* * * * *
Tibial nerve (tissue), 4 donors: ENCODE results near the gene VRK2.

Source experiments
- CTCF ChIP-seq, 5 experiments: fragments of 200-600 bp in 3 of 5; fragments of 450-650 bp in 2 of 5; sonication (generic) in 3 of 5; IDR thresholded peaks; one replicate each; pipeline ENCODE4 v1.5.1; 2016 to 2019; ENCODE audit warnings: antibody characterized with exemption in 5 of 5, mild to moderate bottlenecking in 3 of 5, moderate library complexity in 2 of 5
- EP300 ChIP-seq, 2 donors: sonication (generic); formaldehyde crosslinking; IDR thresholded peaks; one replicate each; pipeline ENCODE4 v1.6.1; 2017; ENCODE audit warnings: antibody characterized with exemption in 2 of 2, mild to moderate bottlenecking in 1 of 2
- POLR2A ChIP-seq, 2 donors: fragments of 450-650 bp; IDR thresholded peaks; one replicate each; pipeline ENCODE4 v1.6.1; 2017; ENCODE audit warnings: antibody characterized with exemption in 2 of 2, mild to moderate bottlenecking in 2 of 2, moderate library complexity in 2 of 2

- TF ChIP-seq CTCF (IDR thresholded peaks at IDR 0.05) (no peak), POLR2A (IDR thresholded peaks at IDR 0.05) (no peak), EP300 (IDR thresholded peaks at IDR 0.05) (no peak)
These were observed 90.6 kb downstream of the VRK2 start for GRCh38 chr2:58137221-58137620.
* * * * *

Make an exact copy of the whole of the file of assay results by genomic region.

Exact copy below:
Tibial nerve (tissue), 4 donors: ENCODE results near the gene VRK2.

Source experiments
- CTCF ChIP-seq, 5 experiments: fragments of 200-600 bp in 3 of 5; fragments of 450-650 bp in 2 of 5; sonication (generic) in 3 of 5; IDR thresholded peaks; one replicate each; pipeline ENCODE4 v1.5.1; 2016 to 2019; ENCODE audit warnings: antibody characterized with exemption in 5 of 5, mild to moderate bottlenecking in 3 of 5, moderate library complexity in 2 of 5
- EP300 ChIP-seq, 2 donors: sonication (generic); formaldehyde crosslinking; IDR thresholded peaks; one replicate each; pipeline ENCODE4 v1.6.1; 2017; ENCODE audit warnings: antibody characterized with exemption in 2 of 2, mild to moderate bottlenecking in 1 of 2
- POLR2A ChIP-seq, 2 donors: fragments of 450-650 bp; IDR thresholded peaks; one replicate each; pipeline ENCODE4 v1.6.1; 2017; ENCODE audit warnings: antibody characterized with exemption in 2 of 2, mild to moderate bottlenecking in 2 of 2, moderate library complexity in 2 of 2

- TF ChIP-seq CTCF (IDR thresholded peaks at IDR 0.05) (no peak), POLR2A (IDR thresholded peaks at IDR 0.05) (no peak), EP300 (IDR thresholded peaks at IDR 0.05) (no peak)
These were observed 90.6 kb downstream of the VRK2 start for GRCh38 chr2:58137221-58137620.